Mattapoisett Files for Federal Grant

At the end of July, the Town submitted an $8.5 million dollar grant proposal to the Federal Department of Transportation (“DOT”) to reconstruct Industrial Drive and build a separated bike/pedestrian path from the North Street “Park and Ride” to the Marion Town line. Mattapoisett Town Administrator Michael Gagne described the project’s benefits: “It will facilitate industrial and commercial development, improve public safety, and increase connectivity for bikers and walkers across the region.”

            Friends of the Bike Path identified the grant opportunity in late June through their contacts at East Coast Greenway, a national organization that promotes an off-road bike touring route from Maine to Florida. Friends’ volunteers worked with the Town to define the proposal and meet the tight application deadline.  The potential economic impact of the project is substantial due to new opportunities to build new or expanded facilities and add new jobs in a current industrial district of the Town.  Letters of support came from Representative Bill Straus and the Massachusetts Secretary of Transportation who stressed the importance of economic development in the area. A team of volunteers, consultants, and Town staff are working to ensure that all eligibility requirements will be met. The date of grant award notification is December 18, 2018. If the Town is not awarded a grant and DOT does not commit all the money, the Town will be eligible to submit for a second round of funding.

            The grant, called “BUILD,” is administered by Federal Highways Administration. It is a funding opportunity for transportation projects that assist economic development and regional transportation connectivity. At least $450 million, and possibly more, is reserved for projects in rural American communities. Industrial Drive and the half mile to Marion are classified as rural areas. Rural communities often lose funding opportunities because of they lack organizational resources to apply for such funding. Much of the work of writing the grant was done by volunteers from the Friends of the Mattapoisett Bike Path.

            If the Town is awarded a grant, the results would be:

1) A safe crossing of North Street plus a new bike lane or sidewalk near the Park and Ride;

2) A revised and safer vehicle intersection at Industrial Drive and North Street (with turning lanes, through-traffic lanes and islands to separate traffic), and;

3) A separated path for bikes and pedestrians along Industrial Drive, including a “realignment” of the road so walking and biking will be on the north side of Industrial Drive, to avoid most driveways and trucks. The road work will allow Industrial Drive businesses to upgrade their sewer systems, introducing new opportunities for expansion and facilitating more diverse businesses.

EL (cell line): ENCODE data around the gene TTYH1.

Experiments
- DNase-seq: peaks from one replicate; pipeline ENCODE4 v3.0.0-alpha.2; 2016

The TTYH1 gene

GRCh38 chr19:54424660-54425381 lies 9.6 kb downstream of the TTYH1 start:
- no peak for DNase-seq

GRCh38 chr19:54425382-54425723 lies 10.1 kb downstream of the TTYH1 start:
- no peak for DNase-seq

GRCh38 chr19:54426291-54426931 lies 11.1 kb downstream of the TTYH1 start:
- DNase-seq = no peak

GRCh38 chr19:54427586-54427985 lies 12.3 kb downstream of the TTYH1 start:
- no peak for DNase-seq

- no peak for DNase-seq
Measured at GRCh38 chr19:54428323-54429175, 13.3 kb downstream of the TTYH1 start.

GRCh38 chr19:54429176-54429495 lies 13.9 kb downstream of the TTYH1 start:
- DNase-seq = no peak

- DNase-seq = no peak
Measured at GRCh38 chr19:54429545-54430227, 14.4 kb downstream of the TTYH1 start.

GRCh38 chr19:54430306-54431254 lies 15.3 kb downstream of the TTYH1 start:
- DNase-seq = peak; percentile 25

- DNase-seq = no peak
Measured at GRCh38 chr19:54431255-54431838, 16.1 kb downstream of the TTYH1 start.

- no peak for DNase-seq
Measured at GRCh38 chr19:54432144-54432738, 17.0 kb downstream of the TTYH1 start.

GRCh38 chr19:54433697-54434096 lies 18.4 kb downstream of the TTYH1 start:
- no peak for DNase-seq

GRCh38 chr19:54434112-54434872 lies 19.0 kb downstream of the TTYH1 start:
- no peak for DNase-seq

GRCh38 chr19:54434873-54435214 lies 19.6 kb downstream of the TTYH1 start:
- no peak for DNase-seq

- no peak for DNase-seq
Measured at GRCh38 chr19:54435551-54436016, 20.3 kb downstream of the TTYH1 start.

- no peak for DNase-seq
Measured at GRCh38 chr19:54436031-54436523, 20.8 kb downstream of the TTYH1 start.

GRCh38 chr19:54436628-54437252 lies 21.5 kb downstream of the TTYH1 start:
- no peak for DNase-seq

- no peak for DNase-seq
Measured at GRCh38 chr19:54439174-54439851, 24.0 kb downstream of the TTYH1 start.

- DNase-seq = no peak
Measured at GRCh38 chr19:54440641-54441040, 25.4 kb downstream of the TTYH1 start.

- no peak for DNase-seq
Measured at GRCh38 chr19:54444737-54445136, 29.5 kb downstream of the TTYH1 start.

The grant would include paving the existing gravel water service road east of Industrial Drive to Marion Town line where it would meet Marion’s Bike/Ped Pathway, establishing an attractive connection to Marion on the Old Boston and Maine Railroad Right of Way and a 20-mile regional bike route on a car free bike path and low traffic rural/small town roads. All components have received some planning attention over the years.

            The grant application shows how concurrently developing the bike path and the Industrial Drive Rehabilitation can improve public safety, recreational and tourist amenities, and economic activity in one complete project. Barry Denham, Mattapoisett’s Highway Surveyor, who has overseen multiple road reconstruction projects, immediately saw the benefit of applying for the grant.  “We are going to have to do the pre-design engineering work for reconstruction of Industrial Drive now over 50 years old, which is deteriorating due to heavy truck traffic. Doing the engineering work for the Shared-Use Path at the same time makes sense. This is just packaging several pieces together since they interconnect.” The grant application emphasized that conducting all the work along this mile and a half would make for a more efficient project, reduce overall costs, minimize disruption, and be consistent with the federal BUILD ONCE philosophy.

            Gagne explained, “A key part of the grant requirements is being ‘shovel ready.’  Federal funds will only be freed up if all permits are in hand by Fall of 2020. We want to have the engineers and experts working to produce the design, engineering and analysis in early 2019 so that permit submissions can be made well in advance of the ‘shovel ready’ deadline.” The work is straight forward, but the review process could take some time. Some of the design costs could be reimbursed through the grant.”  He also noted that this is a “Smart Growth” project: “Construction at an already developed Industrial District near the highway exit will increase and diversify the town’s tax base and provide job opportunities for residents while minimizing impacts to the residential character of the Town by being in a current existing town industrial district.”

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